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Today we began our quest to tailgate at all 31 Stadiums in the NFL. Fittingly we started in Buffalo where we should be fans because they are the only team that actually plays in New York.
Well, that was fun! I mean deep, deep fun. 70,000 really nice people cooking, eating, drinking and sharing. The fans were devoted, appropriately dressed in red and blue, extreme, proud and gourmet cooks to boot.
For RVers one stadium parking lot opens up up at 8:00 AM the day before the game and you can stay parked there until the afternoon of the day after the game($50.00 for the whole time) By mid-afternoon on Saturday before Sunday’s game we were in wall-to-wall campers, barbecue grills, costumed dogs and friendly fabulous fans.
One party on Sunday, Kenny’s Tail Gate Party was an unbelievable event thrown by the Bill’s #1 Fan, Kenny Johnson, or Pinto Man, Pinto Kenny... He parks his Ford Pinto in Lot 1 and grills food directly on the hood of his car. His cookware is far from ordinary. An army helmet is used to deep fry chicken wings, bacon is grilled on an old saw, Pizza is cooked in a file cabinet and pancakes are made on a shovel. Hubcaps, paint roller trays, and garden shears play an important part in his cuisine prep. Cooking is also done inside an old mailbox.
I hope our experience counts as REAL Buffalo Bills Tailgating because the weather was absolutely beautiful. From watching Bills’ games on TV we are well aware that Buffalo can have some of the worst weather in the country. (In fact the Jets game last week was played in a biblical downpour) The Buffalo fans are amazing... and sadly so devastated when their team lost to the Jaguars.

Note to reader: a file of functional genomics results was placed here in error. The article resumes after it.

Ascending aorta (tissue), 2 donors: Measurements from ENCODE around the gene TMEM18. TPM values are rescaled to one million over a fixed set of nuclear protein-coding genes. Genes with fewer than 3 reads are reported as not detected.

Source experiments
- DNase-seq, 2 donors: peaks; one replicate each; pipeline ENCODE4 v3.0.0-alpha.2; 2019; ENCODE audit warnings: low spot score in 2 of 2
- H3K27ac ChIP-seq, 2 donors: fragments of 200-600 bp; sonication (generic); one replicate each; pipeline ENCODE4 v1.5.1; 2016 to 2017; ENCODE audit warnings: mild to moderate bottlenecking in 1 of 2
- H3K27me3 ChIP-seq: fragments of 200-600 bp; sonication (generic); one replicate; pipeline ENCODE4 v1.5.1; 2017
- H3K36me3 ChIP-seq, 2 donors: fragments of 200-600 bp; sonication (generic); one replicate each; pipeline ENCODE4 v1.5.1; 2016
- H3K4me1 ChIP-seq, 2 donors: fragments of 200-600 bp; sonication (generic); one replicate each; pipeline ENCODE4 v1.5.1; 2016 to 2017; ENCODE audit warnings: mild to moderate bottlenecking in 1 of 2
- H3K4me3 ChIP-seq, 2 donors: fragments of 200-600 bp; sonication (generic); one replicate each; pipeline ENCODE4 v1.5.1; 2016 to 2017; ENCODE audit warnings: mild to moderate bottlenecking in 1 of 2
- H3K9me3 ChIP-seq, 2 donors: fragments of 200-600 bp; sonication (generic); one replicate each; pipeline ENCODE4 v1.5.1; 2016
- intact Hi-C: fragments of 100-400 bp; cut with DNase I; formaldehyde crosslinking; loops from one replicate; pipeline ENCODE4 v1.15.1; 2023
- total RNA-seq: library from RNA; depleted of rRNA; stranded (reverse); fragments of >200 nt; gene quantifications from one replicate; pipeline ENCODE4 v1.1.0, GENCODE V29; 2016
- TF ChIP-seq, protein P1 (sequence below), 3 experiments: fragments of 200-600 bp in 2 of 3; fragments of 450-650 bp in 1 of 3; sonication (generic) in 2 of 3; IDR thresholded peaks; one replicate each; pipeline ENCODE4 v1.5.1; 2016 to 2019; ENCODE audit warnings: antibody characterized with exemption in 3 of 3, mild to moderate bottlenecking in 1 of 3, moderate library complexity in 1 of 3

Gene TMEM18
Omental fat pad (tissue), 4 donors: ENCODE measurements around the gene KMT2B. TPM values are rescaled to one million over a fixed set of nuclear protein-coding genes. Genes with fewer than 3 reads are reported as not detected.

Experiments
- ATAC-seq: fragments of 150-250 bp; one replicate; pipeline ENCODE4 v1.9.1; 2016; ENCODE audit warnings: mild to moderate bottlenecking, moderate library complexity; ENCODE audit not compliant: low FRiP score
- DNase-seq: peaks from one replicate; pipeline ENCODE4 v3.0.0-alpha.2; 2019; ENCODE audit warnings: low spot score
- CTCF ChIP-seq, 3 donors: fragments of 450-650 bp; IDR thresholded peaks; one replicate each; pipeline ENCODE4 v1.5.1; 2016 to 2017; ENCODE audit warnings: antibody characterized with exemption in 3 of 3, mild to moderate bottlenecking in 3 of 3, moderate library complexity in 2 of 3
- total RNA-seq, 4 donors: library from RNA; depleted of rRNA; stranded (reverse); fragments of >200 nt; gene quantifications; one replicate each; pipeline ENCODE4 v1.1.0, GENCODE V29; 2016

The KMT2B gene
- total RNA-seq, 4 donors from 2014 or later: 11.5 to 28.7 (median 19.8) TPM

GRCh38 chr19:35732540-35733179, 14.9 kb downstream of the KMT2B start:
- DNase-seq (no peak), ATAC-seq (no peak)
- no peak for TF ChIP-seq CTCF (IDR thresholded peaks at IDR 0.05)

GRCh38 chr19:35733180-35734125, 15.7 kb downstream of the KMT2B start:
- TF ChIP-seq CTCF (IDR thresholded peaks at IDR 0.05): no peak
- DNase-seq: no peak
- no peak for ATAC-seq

Some tasty items we enjoyed as we wondered around the parking lots:
Grilled Redskins: (From DC, I gotta like the name) To see the picture is to know the recipe. OK, OK, slice a redskin potato, slather it with butter, sprinkle with seasoned salt , wrap in tinfoil and cook on grill until done.
Terry’s Chicken Wings aka The Harrisburg Specials: The best chicken wings I have ever tasted... Terry barbecued them with a sauce of ketchup, honey, apple cider vinegar, pepper, cumin, Worcestershire sauce and 1 can Goya adobe peppers
Kielbasa steeped in beer, sliced and served with honey mustard for dipping.
Adele’s Kahlúa Shooters: Instant chocolate pudding and Kahlúa. We’ll be making these soon.
We have posted 155 photographs of the Tailgating Party of the 1000 we took. Except for the people who were there that is far too many for anyone to look at. Click here for all 155 captioned photos,
For the rest of you here are 23 pictures for you to see. They include the hood of Kenny’s pinto, another shirtless Canadian (really great guy), the effigy burning of former Bill’s QB, Trent Edwards and the bowling ball from which some drink shots.
This is a cool movie of the burning of an effigy of former Bills QB, Trent Edwards.